One of the two winners of this year’s 2011 American Philological Association Pre-Collegiate Teaching Award is Anna Andresian. Her nominator describes his first encounter with her at a conversational Latin seminar – “I was immediately struck not only by her fluency and precision in speaking Latin, but also by her dynamism and creativity. The former qualities were in evidence throughout the workshop. Ms. Andresian had a chance to display the latter qualities in a presentation on teaching methods in which she demonstrated an exercise she invented. She supplied us with vocabulary lists and narrated in Latin the events of short Pink Panther cartoons displayed on a screen. She then showed the clips again, and stopped them at key, amusing moments. We were then to follow her example and use the ample vocabulary lists to discuss the scenes. The exercise worked beautifully, and we left thinking how fortunate her students must be to have a teacher who joined such energy and ingenuity to rigorous instruction.” Another recommender writes: “Anna’s approach to teaching, which makes the most of active language use and communicative strategies in the classroom, without in any way sacrificing the stress on grammatical understanding inherent in more traditional Latin teaching methodologies, has earned superlative reviews from colleagues and former students.”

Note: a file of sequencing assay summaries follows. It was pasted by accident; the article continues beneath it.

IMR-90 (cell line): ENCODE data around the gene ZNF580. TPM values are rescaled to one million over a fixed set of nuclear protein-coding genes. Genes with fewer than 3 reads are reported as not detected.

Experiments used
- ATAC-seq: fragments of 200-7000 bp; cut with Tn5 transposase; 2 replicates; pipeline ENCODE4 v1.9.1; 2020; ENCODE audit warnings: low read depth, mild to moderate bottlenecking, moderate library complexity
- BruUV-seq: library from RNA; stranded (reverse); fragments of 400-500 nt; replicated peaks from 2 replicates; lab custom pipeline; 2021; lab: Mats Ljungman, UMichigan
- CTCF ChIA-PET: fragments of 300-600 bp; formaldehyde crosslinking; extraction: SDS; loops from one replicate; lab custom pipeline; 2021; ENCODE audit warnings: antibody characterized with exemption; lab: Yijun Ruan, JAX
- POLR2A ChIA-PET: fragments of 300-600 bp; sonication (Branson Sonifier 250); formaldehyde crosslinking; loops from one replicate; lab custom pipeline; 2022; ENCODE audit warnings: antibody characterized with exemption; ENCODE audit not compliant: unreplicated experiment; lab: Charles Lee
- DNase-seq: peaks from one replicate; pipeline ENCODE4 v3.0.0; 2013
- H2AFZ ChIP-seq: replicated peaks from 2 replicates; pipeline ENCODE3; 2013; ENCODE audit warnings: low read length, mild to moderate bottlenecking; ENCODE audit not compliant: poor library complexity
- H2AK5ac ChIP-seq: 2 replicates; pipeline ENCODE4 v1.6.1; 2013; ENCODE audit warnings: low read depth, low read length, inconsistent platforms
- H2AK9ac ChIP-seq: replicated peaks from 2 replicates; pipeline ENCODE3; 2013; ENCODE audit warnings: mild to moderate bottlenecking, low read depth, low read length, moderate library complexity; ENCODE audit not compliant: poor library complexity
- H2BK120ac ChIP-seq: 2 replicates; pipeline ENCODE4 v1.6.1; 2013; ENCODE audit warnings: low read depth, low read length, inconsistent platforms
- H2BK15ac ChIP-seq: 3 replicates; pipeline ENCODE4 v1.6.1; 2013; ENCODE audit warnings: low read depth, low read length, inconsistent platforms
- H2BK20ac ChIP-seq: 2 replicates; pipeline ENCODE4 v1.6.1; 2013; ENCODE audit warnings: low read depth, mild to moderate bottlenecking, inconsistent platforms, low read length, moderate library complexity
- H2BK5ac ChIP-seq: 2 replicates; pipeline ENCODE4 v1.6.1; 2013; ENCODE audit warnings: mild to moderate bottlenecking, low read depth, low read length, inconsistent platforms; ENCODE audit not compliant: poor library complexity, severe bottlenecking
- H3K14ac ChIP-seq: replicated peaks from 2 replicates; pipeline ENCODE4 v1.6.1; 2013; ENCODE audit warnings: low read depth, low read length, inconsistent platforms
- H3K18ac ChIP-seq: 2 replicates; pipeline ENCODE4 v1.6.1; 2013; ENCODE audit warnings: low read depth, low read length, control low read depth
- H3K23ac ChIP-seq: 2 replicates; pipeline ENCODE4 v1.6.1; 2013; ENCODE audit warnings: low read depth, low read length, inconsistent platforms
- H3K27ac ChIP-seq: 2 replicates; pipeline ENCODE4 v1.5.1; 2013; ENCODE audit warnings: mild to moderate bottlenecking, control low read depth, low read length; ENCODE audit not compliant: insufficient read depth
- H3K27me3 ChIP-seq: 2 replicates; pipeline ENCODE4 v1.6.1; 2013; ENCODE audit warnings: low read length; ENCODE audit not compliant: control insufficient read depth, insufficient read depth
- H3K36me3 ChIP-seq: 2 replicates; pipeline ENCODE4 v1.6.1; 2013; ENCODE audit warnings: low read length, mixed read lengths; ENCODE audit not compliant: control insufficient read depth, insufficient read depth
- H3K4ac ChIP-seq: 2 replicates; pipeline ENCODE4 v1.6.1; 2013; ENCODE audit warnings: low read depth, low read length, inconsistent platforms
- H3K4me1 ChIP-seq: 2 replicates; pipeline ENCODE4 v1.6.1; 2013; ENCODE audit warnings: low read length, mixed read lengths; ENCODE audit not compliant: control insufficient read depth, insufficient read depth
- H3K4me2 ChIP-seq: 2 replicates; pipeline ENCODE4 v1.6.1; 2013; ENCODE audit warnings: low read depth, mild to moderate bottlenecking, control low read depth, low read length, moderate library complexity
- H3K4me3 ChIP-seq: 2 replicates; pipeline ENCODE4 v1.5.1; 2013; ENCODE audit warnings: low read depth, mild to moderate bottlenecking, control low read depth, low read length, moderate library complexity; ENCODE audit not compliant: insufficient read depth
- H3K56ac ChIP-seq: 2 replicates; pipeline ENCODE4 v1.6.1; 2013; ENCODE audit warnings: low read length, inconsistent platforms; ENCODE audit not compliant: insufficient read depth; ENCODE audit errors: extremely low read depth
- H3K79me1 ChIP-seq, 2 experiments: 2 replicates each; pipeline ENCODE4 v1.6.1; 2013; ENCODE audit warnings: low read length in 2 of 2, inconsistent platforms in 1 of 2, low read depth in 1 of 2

A 2000 Phi Beta Kappa graduate with a 4.0 average from Brown University, Ms. Andresian went on to earn a Master of Studies degree from the University of Oxford in Latin Language and Literature. She has taught at Rocky Hill School in Rhode Island, Sage Ridge School in Nevada, and teaches currently at Regis Jesuit High School in Aurora, Colorado. The interest she generates among her students is palpable: “Whether it is translating a story about aliens and their misadventures on earth, using mini dry-erase boards to write our own sentences and then adding illustrations to learn the vocabulary... it feels as though every day brings a new Latin adventure.” “No teacher of language has given such a variety and multitude of ways in which to advance.” “I never thought I would be asking my parents on a Sunday afternoon to take me somewhere for the purpose of learning Latin, or looking forward with such zeal to Latin class. Thanks to Ms. Andresian, however, when people ask what I do in my free time, I gladly say ‘Latin’ ”. Students speak of creative ways in which they are engaged by her, whether being allowed to sit in beanbag chairs while practicing vocabulary or getting to make videos with the “four-inch, plastic Mini Miss Andresian action figure that was the class mascot”. Her attention to individual student learning is apparent: “She was very observant of her students’ needs and it was because of this that the students were able to improve their performance and reach new heights in the classroom.” “She took the time to really get to know us as individuals and discover the most effective teaching method for each student.” It is not surprising that Ms. Andresian has been highly successful at generating interest in Latin and in getting students to keep studying it.